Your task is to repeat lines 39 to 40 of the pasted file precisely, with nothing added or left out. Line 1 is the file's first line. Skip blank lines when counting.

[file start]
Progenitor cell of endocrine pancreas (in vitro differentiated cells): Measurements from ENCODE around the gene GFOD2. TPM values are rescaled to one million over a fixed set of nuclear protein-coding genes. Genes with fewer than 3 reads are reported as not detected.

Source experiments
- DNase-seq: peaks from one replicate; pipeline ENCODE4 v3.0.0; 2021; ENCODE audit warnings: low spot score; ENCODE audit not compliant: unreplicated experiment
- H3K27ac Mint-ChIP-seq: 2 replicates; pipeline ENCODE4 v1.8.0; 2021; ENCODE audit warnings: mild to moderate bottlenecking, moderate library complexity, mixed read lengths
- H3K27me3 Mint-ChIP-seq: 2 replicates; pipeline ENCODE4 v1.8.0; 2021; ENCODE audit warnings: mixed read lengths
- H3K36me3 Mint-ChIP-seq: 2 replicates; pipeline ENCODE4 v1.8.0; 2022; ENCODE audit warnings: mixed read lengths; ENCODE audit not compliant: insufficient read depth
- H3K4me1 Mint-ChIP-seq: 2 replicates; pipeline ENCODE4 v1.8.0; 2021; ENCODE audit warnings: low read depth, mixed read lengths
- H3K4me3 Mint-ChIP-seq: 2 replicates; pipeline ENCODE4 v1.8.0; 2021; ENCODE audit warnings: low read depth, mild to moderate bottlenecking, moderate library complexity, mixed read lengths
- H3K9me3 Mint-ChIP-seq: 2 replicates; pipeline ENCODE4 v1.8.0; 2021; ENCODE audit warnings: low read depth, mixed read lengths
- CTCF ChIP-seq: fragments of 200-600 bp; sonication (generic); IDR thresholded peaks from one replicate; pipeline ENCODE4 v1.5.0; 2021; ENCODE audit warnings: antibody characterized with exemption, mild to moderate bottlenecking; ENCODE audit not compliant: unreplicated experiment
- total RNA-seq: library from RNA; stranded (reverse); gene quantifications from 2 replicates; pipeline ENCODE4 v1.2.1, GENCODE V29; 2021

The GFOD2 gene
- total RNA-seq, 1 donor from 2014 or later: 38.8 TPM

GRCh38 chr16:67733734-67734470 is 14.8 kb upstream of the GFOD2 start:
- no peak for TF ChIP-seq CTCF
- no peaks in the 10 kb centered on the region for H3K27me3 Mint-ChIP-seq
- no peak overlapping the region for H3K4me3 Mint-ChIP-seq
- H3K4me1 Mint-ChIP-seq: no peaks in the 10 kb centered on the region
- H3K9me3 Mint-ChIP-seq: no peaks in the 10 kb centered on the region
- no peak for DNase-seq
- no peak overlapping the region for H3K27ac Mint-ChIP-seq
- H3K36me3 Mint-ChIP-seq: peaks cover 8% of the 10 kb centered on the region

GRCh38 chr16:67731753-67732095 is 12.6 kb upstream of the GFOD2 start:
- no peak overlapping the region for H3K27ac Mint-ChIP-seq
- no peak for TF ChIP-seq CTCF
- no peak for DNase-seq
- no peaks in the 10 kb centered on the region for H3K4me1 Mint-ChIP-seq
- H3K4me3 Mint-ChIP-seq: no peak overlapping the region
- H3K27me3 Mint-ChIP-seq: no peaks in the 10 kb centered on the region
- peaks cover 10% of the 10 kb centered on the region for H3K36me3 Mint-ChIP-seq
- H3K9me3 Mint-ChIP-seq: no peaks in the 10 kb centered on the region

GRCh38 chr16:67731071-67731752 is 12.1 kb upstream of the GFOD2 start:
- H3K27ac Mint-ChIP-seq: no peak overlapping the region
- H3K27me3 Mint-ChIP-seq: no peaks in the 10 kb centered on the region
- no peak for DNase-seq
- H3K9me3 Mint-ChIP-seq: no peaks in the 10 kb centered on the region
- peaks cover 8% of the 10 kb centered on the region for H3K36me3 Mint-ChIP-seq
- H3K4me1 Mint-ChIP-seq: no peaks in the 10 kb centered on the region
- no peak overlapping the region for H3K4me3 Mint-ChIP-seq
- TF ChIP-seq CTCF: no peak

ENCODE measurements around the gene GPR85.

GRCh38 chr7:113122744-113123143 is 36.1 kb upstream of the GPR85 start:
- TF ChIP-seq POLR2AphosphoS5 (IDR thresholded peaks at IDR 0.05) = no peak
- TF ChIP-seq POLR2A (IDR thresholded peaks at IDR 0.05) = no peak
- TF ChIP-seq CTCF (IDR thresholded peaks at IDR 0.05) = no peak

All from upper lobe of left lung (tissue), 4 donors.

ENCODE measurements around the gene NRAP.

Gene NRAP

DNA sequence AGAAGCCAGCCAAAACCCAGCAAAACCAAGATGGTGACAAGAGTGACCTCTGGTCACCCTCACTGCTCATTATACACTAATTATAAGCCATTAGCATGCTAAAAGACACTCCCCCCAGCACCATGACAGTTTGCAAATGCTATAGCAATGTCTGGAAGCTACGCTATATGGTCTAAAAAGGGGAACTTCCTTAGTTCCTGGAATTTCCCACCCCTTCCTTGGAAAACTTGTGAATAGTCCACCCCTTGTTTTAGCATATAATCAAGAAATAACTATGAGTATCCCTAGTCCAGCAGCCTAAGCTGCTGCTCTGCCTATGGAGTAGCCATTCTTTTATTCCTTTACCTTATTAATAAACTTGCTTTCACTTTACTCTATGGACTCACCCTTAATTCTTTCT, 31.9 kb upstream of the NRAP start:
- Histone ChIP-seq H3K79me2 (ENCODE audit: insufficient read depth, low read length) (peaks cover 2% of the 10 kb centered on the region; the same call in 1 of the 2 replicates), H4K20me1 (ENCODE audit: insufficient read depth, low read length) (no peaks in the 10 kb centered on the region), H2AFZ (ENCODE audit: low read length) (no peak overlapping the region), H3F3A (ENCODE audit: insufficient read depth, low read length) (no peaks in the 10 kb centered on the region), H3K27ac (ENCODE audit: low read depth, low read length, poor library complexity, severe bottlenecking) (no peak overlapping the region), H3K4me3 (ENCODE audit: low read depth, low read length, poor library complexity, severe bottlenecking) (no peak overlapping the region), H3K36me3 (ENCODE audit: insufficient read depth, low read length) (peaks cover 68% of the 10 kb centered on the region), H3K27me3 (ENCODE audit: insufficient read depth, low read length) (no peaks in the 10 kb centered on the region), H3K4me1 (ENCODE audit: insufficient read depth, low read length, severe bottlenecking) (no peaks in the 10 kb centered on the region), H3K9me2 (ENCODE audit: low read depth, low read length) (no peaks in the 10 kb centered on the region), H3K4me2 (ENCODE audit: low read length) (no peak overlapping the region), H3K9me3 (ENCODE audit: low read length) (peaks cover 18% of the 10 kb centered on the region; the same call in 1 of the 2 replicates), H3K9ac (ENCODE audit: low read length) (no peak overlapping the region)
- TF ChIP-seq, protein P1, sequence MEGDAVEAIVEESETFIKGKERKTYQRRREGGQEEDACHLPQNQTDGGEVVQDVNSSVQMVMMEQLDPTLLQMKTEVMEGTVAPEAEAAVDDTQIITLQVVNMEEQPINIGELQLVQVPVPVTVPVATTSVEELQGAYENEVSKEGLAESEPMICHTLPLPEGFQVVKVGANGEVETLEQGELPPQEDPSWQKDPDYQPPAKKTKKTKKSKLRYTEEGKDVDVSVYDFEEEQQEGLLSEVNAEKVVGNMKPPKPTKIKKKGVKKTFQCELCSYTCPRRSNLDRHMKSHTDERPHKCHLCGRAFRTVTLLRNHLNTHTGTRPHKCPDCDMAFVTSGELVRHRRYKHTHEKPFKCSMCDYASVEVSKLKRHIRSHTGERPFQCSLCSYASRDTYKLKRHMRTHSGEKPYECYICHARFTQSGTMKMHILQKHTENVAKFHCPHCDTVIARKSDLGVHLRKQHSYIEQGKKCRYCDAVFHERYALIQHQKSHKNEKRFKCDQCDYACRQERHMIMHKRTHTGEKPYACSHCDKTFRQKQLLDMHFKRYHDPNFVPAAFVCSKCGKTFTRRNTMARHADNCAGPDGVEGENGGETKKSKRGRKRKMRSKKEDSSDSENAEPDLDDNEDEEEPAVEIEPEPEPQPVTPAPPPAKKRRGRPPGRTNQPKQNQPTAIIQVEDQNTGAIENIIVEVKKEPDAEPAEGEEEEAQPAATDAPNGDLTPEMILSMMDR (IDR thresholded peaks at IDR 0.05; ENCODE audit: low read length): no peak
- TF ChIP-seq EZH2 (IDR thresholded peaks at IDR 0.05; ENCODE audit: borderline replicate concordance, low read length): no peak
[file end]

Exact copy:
- no peak overlapping the region for H3K4me3 Mint-ChIP-seq
- TF ChIP-seq CTCF: no peak